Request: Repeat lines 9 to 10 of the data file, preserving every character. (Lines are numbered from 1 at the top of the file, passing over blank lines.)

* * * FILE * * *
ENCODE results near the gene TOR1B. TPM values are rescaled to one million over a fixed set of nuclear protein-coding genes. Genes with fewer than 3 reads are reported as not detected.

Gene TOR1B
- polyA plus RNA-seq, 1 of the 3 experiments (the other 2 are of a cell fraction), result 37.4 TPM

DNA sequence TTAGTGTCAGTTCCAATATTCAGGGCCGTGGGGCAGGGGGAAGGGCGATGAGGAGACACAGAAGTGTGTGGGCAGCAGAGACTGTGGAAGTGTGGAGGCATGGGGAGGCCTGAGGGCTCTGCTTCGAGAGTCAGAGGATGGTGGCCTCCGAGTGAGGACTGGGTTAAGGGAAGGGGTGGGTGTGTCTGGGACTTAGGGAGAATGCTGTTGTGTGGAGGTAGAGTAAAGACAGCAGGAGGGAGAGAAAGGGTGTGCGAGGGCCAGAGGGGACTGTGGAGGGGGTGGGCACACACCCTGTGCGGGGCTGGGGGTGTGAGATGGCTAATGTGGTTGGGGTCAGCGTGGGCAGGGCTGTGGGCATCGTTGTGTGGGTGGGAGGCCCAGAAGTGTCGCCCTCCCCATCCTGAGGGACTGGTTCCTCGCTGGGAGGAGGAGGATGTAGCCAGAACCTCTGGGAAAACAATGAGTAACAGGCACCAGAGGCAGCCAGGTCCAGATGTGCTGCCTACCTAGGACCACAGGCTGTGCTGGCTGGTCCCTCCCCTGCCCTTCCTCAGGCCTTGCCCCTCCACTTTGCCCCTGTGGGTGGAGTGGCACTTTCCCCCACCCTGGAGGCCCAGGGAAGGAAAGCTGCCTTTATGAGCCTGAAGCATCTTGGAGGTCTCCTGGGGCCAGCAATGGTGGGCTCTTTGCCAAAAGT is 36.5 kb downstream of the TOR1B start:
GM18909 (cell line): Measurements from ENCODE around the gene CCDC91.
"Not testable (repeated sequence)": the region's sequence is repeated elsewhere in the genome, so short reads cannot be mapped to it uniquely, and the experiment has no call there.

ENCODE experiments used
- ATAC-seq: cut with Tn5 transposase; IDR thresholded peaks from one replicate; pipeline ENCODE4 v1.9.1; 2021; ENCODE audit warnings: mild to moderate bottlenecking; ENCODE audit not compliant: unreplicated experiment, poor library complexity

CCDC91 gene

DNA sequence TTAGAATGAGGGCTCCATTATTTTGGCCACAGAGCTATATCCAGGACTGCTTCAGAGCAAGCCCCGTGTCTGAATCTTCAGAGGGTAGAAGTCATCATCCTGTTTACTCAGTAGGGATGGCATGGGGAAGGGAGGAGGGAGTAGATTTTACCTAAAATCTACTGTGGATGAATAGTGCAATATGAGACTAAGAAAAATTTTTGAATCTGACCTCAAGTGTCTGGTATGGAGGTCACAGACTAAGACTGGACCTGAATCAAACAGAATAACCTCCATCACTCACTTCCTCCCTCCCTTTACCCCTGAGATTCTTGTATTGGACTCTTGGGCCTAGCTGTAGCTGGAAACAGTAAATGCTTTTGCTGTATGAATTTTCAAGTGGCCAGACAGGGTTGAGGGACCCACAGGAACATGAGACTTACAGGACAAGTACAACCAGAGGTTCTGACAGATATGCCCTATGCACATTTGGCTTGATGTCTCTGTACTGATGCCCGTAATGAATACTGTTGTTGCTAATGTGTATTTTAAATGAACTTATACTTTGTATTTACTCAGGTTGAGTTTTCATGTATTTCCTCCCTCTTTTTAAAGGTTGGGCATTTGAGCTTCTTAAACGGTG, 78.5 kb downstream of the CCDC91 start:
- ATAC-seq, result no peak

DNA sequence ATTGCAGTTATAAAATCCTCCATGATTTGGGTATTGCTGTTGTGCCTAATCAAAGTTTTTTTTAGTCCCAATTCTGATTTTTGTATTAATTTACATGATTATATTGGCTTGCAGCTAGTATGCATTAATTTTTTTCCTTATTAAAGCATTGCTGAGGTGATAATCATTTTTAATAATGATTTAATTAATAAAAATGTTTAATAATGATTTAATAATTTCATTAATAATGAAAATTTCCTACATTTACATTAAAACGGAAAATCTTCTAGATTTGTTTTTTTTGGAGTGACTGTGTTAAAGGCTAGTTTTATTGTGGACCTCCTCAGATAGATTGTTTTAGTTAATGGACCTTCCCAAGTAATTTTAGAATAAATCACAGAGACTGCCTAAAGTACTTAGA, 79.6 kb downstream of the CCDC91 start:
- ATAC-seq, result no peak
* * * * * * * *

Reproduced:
CCDC91 gene

DNA sequence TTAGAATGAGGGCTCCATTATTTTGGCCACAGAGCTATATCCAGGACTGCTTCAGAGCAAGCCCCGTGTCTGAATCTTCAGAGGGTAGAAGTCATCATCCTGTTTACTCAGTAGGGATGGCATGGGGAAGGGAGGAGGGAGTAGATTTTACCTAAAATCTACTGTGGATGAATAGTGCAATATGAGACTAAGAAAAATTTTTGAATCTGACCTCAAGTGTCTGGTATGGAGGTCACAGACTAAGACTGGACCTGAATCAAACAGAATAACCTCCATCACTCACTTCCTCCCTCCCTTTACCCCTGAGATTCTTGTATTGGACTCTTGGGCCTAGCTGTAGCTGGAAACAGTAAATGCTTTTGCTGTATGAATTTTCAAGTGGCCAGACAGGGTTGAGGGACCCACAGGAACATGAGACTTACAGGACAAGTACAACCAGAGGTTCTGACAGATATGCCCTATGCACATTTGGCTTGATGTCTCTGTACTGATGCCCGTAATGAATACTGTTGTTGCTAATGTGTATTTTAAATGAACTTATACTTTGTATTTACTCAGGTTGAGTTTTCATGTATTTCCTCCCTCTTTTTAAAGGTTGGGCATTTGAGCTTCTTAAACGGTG, 78.5 kb downstream of the CCDC91 start: